Friday 27 December 2013

Brightest Color - #2

EP review by

It takes just the opening bars of first track 'Transatlantic' and all of a sudden we're back in 2008 and raving about the new brand of math-rock that Foals have just unleashed on the world with their debut album, while all the hipsters around us are pretending that Gang Of Four have always been their favourite band. Does it sound dated, then? No, not really; Brightest Color's combination of angular post-punk and noodly guitar lines is actually a welcome sound. It's a return to a scene that was over before it really got started and before hardly any of the music was created to a high enough standard to leave a lasting impression. The slightly accented vocals work well too; the band are based in Brooklyn but were formed by two Parisians, perhaps the reason for giving this lively opener its name. 

It's a song they struggle to match in (no pun intended) brightness, but that kind of sparkle is difficult to capture and what follows is hardly substandard. Tightness and complexity are clearly two goals for the quintet, and the musicianship is faultless yet not to the point of being sanitised. The chanting chorus of 'Providence' also takes your mind back to the indie-dance crossover scene of just a few years ago, although due to its quality this likeness isn't a problem in the slightest as it rings out its final notes. Similar in style with a mildly more exotic flavour is the appropriately-titled 'Hindsight', a word that summarises this EP; taking these recent sounds and using the benefit of time to assess just what worked best and what to discard. Including more thoughtful lyrics for example, is a wise move that prevents accusations of style over content. 'Rapture' also isn't a track that's short of depth and also sees them take a more electronic-sounding approach for much of the song, before those glistening, fluttering guitars leap in for the chorus. A glance back a the recent past maybe, but one that's worth a look.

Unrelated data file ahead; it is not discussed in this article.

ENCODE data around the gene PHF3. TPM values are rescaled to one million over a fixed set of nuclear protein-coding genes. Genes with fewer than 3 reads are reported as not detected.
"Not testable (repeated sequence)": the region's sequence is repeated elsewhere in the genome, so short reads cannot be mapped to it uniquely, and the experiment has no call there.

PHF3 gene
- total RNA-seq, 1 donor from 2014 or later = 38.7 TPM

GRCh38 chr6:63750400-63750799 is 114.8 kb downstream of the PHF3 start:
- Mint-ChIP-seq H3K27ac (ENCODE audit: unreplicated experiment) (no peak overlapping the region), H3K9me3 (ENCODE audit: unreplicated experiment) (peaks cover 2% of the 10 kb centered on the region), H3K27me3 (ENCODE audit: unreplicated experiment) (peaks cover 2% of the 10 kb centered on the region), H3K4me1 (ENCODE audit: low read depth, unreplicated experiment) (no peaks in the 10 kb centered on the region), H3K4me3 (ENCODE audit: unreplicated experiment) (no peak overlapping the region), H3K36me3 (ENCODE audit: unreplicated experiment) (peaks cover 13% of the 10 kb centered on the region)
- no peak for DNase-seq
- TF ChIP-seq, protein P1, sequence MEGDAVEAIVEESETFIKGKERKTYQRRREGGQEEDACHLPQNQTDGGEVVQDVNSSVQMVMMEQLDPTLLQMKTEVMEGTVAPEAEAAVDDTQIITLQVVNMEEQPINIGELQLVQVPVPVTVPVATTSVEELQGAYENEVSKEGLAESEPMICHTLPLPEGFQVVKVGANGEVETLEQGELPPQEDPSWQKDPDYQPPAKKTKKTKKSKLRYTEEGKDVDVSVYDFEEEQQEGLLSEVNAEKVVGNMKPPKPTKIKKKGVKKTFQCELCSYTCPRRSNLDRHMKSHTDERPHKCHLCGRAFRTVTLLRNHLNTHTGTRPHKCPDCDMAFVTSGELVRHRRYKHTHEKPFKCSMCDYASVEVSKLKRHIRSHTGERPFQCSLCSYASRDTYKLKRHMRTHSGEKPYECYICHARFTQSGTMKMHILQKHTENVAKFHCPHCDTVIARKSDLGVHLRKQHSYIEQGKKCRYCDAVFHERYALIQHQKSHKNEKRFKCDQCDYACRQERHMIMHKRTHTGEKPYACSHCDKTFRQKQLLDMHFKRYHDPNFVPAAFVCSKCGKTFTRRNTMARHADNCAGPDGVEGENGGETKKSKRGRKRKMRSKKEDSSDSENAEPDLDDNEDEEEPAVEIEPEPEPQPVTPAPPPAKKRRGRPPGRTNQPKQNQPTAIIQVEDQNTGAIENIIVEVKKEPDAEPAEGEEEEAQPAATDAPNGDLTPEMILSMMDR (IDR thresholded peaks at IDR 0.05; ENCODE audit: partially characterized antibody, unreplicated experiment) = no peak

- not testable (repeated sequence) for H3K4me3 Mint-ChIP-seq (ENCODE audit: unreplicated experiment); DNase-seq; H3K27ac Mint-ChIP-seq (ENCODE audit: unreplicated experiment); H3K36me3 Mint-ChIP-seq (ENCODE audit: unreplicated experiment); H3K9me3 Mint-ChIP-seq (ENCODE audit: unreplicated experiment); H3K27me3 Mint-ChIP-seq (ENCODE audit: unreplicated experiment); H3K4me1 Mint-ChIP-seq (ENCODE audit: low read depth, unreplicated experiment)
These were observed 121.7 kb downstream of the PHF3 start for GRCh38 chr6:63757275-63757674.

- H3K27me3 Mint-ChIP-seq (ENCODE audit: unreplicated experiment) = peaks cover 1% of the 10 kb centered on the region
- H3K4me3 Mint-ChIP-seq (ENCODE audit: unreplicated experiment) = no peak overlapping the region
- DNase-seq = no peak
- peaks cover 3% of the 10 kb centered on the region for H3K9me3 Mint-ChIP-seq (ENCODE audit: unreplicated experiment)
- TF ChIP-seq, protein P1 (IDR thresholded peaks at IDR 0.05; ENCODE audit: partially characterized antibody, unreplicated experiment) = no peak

Brightest Color's website

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